words by tom johnson
There’s a stillness to the opening track on Hour’s stunning new record that is as encompassing as anything else we’ve heard this year. Quietude has always been a forceful component of intrigue and hear it immediately draws you in to the world of Tiny Houses, the world outside, surrounding, immediately drifting out of focus while you zero in on the the music and nothing else, the only way it can and should be heard.
Unveiled in full here today, ahead of its release next week, the new record from the Philadelphia collective – comprised of Mike Cormier, Abi Reimold, Evangeline Krajewski, Matt Fox, Pete Gill from Friendship, and Jason Calhoun of Naps – is a truly exquisite piece of work, a gently swelling work of post-rock and ambient that creates vivid landscapes of imagination for the listener to fill. Music of this ilk so often comes across as filmic, as a soundtrack to our distant daydreams, and Tiny Houses certainly fulfils such a role; the tender, unhurried arc of its progression so beautifully immersive you’ll find your transported somewhere else entirely for the forty-minutes of its duration.
The first time I heard it, far from Philadelphia, buried inside a big city, it fitted seamlessly in to the fabric of my day, vivid and illusory, a testament to the acuteness of its delicate absorption. Before the end of the first track it had started to snow, the flakes outside my window dancing in weird, audacious movements, stirred and shaped by the wind, one of those funny little moments where everything seems to align itself, so beautiful and perfectly accidental.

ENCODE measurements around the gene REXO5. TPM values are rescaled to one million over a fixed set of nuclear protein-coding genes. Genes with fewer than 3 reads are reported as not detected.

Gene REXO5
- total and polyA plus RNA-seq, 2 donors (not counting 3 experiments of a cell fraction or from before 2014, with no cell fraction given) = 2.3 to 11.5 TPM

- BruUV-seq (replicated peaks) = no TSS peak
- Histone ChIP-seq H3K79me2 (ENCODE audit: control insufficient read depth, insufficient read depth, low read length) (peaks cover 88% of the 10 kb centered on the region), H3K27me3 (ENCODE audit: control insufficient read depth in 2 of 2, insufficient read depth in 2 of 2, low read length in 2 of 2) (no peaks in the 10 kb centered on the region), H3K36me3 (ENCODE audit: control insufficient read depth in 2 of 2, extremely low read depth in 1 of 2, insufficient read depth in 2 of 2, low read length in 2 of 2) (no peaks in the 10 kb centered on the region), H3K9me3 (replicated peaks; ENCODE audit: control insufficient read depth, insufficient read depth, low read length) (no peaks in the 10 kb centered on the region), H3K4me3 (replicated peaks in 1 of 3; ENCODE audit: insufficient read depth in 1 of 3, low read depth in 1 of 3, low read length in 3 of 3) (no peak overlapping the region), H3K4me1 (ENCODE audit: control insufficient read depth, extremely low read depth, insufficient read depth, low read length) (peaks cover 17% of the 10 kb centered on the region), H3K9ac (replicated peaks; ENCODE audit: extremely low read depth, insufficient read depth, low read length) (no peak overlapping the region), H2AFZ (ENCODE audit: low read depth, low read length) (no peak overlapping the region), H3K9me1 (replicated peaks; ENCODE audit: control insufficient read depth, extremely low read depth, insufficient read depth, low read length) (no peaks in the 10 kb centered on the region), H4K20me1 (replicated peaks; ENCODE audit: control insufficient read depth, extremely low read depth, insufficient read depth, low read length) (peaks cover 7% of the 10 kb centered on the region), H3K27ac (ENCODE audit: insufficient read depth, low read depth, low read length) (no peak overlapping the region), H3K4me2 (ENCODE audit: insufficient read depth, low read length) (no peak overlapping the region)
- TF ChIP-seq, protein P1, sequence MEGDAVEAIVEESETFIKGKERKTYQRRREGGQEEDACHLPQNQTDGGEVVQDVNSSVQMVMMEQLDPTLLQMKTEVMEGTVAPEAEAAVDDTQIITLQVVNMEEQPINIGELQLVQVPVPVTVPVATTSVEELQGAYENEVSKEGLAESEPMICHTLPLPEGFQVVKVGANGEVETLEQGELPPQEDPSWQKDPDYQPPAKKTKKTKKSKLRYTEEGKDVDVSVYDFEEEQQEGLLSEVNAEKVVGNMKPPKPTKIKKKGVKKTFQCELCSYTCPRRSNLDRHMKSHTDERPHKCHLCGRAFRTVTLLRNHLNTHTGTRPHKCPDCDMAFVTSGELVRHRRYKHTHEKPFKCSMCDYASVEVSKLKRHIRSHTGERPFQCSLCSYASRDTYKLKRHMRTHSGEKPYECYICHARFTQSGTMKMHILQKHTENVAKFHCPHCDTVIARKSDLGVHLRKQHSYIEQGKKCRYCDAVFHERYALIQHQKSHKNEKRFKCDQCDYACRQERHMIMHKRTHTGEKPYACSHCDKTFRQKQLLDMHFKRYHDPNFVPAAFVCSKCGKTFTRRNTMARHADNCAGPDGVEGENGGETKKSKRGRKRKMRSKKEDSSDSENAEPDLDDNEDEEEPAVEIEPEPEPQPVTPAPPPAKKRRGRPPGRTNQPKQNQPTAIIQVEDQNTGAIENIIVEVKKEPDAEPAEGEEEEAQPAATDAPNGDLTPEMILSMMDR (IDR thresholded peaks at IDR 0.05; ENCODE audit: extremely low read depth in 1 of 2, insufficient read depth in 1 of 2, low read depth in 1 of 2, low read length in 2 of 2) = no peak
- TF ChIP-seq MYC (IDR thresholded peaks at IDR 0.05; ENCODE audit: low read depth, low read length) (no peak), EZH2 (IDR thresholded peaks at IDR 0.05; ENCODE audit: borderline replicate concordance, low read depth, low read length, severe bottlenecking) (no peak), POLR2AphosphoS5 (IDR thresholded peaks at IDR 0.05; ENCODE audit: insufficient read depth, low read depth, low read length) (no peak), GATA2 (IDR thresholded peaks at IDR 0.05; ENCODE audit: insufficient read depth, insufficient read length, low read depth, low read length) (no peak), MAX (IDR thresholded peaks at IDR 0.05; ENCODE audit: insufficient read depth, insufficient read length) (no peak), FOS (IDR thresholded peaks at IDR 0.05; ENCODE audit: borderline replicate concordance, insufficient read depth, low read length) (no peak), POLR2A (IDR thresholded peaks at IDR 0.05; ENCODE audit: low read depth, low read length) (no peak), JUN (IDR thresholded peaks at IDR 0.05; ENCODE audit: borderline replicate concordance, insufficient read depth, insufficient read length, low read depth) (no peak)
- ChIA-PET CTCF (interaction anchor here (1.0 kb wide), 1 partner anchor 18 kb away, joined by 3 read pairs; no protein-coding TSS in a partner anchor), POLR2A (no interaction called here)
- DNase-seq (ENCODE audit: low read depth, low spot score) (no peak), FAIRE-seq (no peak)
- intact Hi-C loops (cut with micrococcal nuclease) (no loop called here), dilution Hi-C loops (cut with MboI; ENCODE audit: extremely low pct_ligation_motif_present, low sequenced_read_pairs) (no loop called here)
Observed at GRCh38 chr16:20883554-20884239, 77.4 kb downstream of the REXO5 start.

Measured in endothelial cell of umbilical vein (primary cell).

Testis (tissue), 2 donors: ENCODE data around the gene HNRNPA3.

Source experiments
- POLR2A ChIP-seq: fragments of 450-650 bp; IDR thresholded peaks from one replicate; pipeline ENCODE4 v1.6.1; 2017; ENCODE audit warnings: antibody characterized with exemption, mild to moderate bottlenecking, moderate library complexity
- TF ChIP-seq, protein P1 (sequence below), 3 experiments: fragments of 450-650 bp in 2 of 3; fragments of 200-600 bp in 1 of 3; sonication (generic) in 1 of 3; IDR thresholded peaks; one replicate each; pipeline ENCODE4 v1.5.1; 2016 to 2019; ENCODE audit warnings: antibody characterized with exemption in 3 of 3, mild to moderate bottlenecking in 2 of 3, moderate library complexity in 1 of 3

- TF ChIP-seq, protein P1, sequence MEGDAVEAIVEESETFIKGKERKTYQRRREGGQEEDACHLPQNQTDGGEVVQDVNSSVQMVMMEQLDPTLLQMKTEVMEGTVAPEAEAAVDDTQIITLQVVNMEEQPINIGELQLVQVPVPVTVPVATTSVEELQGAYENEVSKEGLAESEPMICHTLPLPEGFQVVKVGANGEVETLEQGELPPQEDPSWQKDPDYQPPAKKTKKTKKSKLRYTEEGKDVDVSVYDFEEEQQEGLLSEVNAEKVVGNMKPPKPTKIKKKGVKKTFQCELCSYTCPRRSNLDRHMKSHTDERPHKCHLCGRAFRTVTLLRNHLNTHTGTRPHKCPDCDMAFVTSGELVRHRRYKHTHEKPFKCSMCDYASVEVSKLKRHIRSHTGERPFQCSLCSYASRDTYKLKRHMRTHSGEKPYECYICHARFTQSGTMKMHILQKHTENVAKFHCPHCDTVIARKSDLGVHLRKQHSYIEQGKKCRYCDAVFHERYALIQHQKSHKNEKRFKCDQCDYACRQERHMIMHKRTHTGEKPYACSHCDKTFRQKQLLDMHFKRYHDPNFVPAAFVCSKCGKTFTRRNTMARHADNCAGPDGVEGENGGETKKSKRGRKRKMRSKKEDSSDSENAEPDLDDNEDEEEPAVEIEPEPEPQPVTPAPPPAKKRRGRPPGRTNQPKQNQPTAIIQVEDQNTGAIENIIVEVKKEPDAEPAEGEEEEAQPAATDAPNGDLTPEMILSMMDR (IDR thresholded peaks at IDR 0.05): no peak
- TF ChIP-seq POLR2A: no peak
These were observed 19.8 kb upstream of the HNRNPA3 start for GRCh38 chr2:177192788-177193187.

Unwinding across its ten tracks, the record rarely strays from its overriding design, each track quietly blooming or else just hovering in place, waiting for some gentle force to set it to moving again. As such, ‘Tiny Houses’ is best taken as one whole piece, in one whole sitting, however there are little moments that ruminate, where the strings are stretched that little further, whether the simmering guitars flutter with greater intensity.
As previously mentioned, opening track “Beautiful, OH” is the perfect start-point, while “This Is What I Wanted” has an elegiac sway to it that makes it a perfect centre-piece. Closing track “From A Bus Window in Central Ohio, Just Before a Thunder Shower” is also of notable significance, not least for its beautiful, repeating weave of guitar, but for that title too, an apt summation of the record’s tone and sustenance, the way the whole thing feels distinctly shaped by the weather and our place within it; of the road and spiralling distances, of a sense of longing unexplored and left to drift, of great stretches of road, lost to the night, and nothing but the motion of the vehicle holding us in place.
All of which is to say that ‘Tiny Houses’ is something very special indeed. And, while we’re somewhat adverse to lauding longevity or significance upon records here at GFP, tending, instead, to focus on how it sits with us, the connection we feel with it, there’s something in the timber of this album, in the marrow of its existence, that feels decidedly essential on a more wide-ranging level; a record destined to mean something intensely symbolic to those lucky enough to stay a while in its presence. And it’s not every day we get to say that.
Stream the album in full below right now; it’s released next week via Sleeper Records with pre-orders available here.
February 17 – Philadelphia, PA
February 18 – Baltimore, MD
February 19 – Washington, DC
February 20 – Harrisburg, PA
February 21 – Pittsburgh, PA
February 22 – Columbus, OH
February 23 – Rochester, NY
February 24 – Ithaca, NY